The process of the invention has the advantage of being effected with solutions which do not effect the material being treated nor decompose the polymer and gives firmly adhering, but excessively light foams consisting almost entirely of open pores. When viewed with moderate magnification, the treated articles of the invention look like Iceland Moss but is a composite of fibrous particles firmly attached and secured to each other as well as the original article treated.

To impregnate or coat the articles being treated, known processes such as padding and doctoring methods may be used depending on whether the application is unilateral or multilateral. An air brush may also be used in some instances but it has limited application due to the pres ence of the low boiling solvents.

The coated articles produced by the process of the invention may be used for a variety of purposes such as covering or supporting layers for hygienic articles, clothing subjected to heavy soilage such as aprons, smocks, gloves, work clothes, dressing jackets, cleaning rags, etc. Depending upon the base material and the amount of polymer, the products may be for one-time use or may be washable for re-use. Because of their highly porous form, the products are often superior to textile fabrics made from the same polymers for physiological clothing.

In the following examples there are described several preferred embodiments to illustrate the invention. However, it should be understood that the invention is not intended to be limited to the specific embodiments.

4 EXAMPLE I 20 mm. of polyacrylonitrile were dissolved with stirring in 100 ml. of dimethylformamide while heating in a water bath and after cooling the solution to room temperature, a mixture of 50 ml. of diethyl ether and 33 ml. of dimethylformamide was added while stirring. This composition 'was filtered through a fine-mesh bronze screen to remove the undissolved matter and the composition had a dynamic viscosity of about 3000 cp. A non-woven fabric weighing 30 gm./qm. was impregnated with the composition by padding it between a pair of horizontal rollers having the said composition disposed therebetween whereby a wet application of about gm./qm. was obtained. The fabric ribbons was guided from above so that it was immersed as soon as possible after the discharge from the roller slit into a waterbath heated to 75 C. placed beneath the pair of rollers for the purpose of foaming. After a bath travel of at least 25 cm., it was drawn over a guide roller and the product was washed with water to remove residual salts. The largest amount of the water was eliminated by squeezing the product between rubber rollers to to 120% of residual moisture. After drying, the fabric was smoothed out by ironing.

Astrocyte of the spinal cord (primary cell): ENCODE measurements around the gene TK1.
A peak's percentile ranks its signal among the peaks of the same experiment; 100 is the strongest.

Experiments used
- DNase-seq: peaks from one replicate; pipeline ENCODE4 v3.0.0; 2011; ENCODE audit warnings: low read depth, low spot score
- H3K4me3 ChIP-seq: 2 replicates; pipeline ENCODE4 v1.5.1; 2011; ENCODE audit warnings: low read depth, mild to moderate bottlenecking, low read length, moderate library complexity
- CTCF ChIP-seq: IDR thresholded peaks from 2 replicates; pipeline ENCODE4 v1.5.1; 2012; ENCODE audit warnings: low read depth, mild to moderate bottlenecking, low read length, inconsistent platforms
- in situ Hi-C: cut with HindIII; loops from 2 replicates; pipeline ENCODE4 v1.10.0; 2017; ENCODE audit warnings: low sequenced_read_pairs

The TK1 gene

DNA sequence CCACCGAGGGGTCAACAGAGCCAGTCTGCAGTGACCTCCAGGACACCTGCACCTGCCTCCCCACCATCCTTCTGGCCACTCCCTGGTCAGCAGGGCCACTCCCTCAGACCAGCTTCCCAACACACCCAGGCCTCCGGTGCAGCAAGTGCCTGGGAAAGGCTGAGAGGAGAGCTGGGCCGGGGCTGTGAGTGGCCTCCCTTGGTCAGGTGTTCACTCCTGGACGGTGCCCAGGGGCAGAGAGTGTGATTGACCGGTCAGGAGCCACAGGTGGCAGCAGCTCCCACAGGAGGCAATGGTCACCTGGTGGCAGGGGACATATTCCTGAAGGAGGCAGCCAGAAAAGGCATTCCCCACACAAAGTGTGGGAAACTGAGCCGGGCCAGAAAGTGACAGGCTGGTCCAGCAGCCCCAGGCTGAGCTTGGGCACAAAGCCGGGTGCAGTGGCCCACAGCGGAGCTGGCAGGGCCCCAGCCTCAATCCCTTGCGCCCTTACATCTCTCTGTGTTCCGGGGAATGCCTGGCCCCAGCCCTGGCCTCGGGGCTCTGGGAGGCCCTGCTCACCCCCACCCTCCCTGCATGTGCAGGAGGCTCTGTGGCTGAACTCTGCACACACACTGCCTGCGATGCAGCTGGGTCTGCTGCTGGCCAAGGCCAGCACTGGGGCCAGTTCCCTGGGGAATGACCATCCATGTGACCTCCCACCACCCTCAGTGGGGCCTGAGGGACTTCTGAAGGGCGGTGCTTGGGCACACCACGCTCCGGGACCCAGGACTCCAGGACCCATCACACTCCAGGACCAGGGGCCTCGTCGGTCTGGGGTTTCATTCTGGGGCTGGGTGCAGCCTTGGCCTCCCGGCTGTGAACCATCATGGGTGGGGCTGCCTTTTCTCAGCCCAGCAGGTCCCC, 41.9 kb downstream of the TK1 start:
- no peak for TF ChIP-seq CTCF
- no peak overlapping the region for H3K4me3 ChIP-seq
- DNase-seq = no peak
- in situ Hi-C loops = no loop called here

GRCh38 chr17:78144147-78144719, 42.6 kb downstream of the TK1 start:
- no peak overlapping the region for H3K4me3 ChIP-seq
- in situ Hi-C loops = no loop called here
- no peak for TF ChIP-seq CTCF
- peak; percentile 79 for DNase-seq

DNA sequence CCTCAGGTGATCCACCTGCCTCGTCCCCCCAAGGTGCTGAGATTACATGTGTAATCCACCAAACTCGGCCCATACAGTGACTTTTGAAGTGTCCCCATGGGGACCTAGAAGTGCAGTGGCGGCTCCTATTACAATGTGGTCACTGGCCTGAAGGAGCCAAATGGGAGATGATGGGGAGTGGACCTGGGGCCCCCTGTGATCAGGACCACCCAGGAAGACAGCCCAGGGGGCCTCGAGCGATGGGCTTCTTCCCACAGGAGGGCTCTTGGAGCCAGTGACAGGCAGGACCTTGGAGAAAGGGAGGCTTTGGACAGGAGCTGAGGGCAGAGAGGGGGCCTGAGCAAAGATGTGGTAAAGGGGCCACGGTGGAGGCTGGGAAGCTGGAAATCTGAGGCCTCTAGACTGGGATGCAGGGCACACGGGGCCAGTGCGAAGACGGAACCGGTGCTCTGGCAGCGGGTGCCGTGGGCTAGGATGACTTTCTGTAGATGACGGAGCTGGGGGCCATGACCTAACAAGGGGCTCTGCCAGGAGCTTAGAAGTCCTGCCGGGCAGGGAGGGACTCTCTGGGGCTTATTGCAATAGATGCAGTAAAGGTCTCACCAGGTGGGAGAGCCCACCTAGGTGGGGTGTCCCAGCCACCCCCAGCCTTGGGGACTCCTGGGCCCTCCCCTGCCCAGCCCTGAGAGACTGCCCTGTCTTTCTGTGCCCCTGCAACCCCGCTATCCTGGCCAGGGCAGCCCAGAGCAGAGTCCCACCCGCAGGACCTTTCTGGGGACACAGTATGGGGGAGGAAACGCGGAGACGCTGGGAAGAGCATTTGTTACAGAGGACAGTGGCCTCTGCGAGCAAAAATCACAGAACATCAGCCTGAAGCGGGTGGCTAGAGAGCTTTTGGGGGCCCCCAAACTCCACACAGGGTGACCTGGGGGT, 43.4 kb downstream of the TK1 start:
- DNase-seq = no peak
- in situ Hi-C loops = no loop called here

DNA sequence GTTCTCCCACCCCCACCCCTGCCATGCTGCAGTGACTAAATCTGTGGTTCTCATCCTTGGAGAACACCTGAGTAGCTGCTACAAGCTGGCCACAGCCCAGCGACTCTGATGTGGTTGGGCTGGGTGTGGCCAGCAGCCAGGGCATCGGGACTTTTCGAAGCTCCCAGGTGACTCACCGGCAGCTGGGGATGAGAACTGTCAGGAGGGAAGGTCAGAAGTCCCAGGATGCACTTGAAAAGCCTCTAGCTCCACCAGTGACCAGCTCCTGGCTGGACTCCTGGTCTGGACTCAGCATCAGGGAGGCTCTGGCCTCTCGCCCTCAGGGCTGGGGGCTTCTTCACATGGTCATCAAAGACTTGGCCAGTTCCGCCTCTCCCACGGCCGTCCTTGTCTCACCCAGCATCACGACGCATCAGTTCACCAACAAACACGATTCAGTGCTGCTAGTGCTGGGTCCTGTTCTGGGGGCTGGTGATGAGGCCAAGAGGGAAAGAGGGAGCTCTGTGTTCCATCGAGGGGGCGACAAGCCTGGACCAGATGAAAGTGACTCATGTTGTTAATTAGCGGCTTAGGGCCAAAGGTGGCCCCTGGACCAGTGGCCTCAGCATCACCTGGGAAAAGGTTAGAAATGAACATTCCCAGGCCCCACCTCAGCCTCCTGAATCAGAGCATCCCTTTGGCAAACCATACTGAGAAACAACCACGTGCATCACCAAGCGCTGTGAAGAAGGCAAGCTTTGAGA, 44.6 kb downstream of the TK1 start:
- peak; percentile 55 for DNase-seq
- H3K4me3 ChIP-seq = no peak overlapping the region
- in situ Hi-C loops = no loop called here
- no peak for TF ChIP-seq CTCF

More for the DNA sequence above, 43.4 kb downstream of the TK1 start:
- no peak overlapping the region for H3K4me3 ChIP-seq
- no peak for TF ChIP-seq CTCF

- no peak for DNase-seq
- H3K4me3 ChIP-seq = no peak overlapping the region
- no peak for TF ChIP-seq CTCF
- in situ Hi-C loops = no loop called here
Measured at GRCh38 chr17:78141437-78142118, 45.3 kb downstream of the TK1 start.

EXAMPLE II 15 gm. of polycaprolactam were dissolved with ml. of a solution of 18 gm. of dehydrated calcium chloride in 100 ml. of methanol and the mixture was admixed with 6 ml. of methylene chloride. The solution then showed a dynamic viscosity of about 1,000 cps. and was filtered through a fine-mesh bronze screen to remove undissolved matter. Application and foaming were effected on a non-woven fabric as described in Example 1.

EXAMPLE III 15 gm. of polyhexamethyleneadipamide were dissolved in 100 ml. of a solution of 18 gm. of dehydrated calcium chloride in 100 ml. of methanol and the mixture was cooled with ice water to 5 to 8 C. While stirring, 7.5 ml. of cooled difiuorodichloromethane were added thereto and the mixture was immediately afterwards used for coating a muslin fabric weighing 38 gm. The layer thickness was adjusted so that a wet application of about 80 gm. was obtained. Foaming was effected as described in Example I.

EXAMPLE IV 15 gm. of polycaprolactam were dissolved in 100 ml. of a solution of 18 gm. of dehydrated calcium chloride in 100 ml. of methanol and the mixture was admixed with 20 ml. of methylene chloride to obtain a solution having a dynamic viscosity of 480 cps. Crepe-paper ribbon, resting on a 0.8 mm. thick polyvinyl chloride foil was coated with this solution by passing it through the application rollers and the hot-water bath of Example I. Then the ribbon was secured so that it could be wound separately and could be further processed as described in Example I.

Various modifications of the articles and process of the invention may be made without departing from the spirit or scope thereof.

We claim:

1. A process for providing smooth surface articles made of synthetic and natural fibers with fibrous-like surfaces which comprises applying to the said smooth surface articles a mixture of a water-immiscible, low boiling organic solvent and a solution of a thermoplastic resin in a water-miscible organic solvent, said mixture having a viscosity of 100 to 10,000 cps., passing the said treated article into a water bath at temperatures high enough to simultaneously vaporize the low boiling solvent and harden the said resin and drying the articles to obtain articles having a fibrous-like, porous surface.